Friday, October 26, 2012
PBC update October 26, 2012
First I just want to share a really good video that talks about gluten and children. This is actually part 2 of a series. Part 1 is more focused on infancy. It's very informative. It gets a little static-y, but it's still good info.
On my front, I have been having quite a bit of liver pain lately. I don't know whats up with that. It's not debilitating or anything, but it's random sharp pains that are sometimes quite frequent.
Man I am just so sad for Zoe. The thought that she'll get this, or celiac or some other auto immune disease is just so frustrating. There's just so many complications with these diseases, in addition to the disease itself.
High risk of damage and/or cancer to just about every organ in the body.
Osteoporosis: I have to get a bone scan done every 2 years because people with auto immune diseases are at a very high risk of severe bone loss.
Chronic pain in just about any part of your body.
The list goes on and on and there is no cure for any of it. This diet helps to slow progress or may even help to prevent future damage, but there is no cure. There is no fix. Once the immune system is triggered, there is no going back. What's done is done. That is what makes me the saddest for Zoe. When she is 15, 20, 30 - however old she might be when triggered- how will we look at her and say to her that we knew and didn't TRY to prevent? I will be able to look at her. I am doing everything in my power and I will continue to do so as long as there is breath in my body. But not everyone in her life cares about this, and there's where the problem lies. Prevention? Ha. Is there a guarantee it will prevent? No? Oh, then I will not try.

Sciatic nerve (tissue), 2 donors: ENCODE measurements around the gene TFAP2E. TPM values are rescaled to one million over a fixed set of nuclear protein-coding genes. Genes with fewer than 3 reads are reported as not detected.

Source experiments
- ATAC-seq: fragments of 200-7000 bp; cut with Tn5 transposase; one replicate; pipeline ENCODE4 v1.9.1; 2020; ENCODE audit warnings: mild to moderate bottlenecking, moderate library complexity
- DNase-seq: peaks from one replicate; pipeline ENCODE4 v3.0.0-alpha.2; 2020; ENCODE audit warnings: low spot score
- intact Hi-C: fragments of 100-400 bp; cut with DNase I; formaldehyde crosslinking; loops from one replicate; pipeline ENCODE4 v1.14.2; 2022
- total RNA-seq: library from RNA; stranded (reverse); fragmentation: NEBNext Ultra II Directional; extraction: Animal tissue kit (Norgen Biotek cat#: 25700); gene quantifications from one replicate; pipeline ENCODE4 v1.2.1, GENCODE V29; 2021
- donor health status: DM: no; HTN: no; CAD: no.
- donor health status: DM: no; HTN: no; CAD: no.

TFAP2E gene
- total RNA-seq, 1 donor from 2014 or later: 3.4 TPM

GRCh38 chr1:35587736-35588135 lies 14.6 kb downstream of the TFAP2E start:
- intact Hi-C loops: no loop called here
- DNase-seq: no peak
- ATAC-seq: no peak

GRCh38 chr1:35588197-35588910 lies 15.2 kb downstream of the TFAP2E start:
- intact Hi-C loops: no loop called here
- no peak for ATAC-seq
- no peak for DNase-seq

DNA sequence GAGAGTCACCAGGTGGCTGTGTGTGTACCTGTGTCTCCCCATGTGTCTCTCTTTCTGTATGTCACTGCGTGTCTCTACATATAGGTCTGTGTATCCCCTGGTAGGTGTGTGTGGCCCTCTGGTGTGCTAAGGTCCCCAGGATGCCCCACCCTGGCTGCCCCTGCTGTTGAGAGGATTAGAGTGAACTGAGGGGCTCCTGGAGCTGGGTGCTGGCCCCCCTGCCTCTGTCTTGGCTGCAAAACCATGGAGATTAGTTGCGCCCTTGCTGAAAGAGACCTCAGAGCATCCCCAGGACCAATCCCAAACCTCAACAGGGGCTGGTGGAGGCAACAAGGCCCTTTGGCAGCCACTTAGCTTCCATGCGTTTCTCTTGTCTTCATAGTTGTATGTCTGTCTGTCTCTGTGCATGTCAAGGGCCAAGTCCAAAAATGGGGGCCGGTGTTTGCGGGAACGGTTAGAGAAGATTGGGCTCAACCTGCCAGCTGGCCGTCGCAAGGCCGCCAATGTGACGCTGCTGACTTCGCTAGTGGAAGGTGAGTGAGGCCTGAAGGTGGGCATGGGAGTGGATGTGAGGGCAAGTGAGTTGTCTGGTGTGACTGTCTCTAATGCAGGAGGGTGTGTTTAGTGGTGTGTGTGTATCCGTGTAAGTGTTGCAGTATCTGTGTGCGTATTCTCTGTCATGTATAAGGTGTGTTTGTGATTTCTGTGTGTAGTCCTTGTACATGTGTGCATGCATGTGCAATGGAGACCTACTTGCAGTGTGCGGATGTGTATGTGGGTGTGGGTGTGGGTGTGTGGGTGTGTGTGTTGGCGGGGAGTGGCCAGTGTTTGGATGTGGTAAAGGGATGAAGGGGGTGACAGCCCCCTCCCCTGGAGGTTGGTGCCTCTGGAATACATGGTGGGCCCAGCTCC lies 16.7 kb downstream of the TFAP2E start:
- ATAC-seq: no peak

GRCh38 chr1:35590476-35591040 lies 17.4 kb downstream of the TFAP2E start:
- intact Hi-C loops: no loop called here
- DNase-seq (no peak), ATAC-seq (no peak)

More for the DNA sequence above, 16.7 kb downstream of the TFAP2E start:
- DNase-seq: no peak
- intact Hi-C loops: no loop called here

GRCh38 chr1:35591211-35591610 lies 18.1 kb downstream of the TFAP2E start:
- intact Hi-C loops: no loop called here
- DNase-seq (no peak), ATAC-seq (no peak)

That is equivalent to:
Does a seatbelt guarantee I will survive a car crash? No? Then I won't wear it. ::In fact, my mom was in an accident before seatbelts were mandatory and had she been wearing it, she would have been decapitated. But does she wear one now? Yes. Should we all wear one? Yes. Why? Because, MOST of the time, they are helpful, but no, there are no guarantees.
Does sunblock guarantee I will not get skin cancer? No? Then I won't wear it. ::In fact, lots of people get cancerous spots even if they diligently wear sun block, yet we do it anyway because there is a CHANCE it could help, or at least lessen the severity.
Does doing my best at whatever I am doing guarantee I will be successful? No? Then I won't even try. ::In fact, we FAIL most of the time, and success usually only comes after MANY failures.
Perfection and guarantees are not feasible in this life in most instances. We all live by odds and chances. The only thing that almost always guarantees failure is NOT DOING ANYTHING AT ALL. Other than that, it is left up to chances and odds. We can, and should, do things to put the odds in our favor, but there is never a guarantee.
Not trying to help Zoe not get sick just because YOU have sentimental value to a particular food is down right irresponsible. She DESERVES a happy, healthy life. She DESERVES the chance to not have to worry about when her liver will fail or if she will have severe bone loss before she is even middle aged or any other of the myriad of problems that can come with this. She DESERVES the chance to not have to worry about whether or not she will grow old. She DESERVES the chance to look at food with the attitude of it being sustenance, instead of addiction or sentimentality. She DESERVES our commitment to her health.
Sure, just eating the regular birthday cake at a party is easier. Maybe getting to eat crackers and cookies off the shelf is easier, and some might label as fun memories. BUT she has already demonstrated that she truly loves the gluten free, homemade, non-junk food version of many of those foods, with which she can have fun memories just as easily. Yes, she likes some of the regular versions too, but why not just go with the version that is safer for her??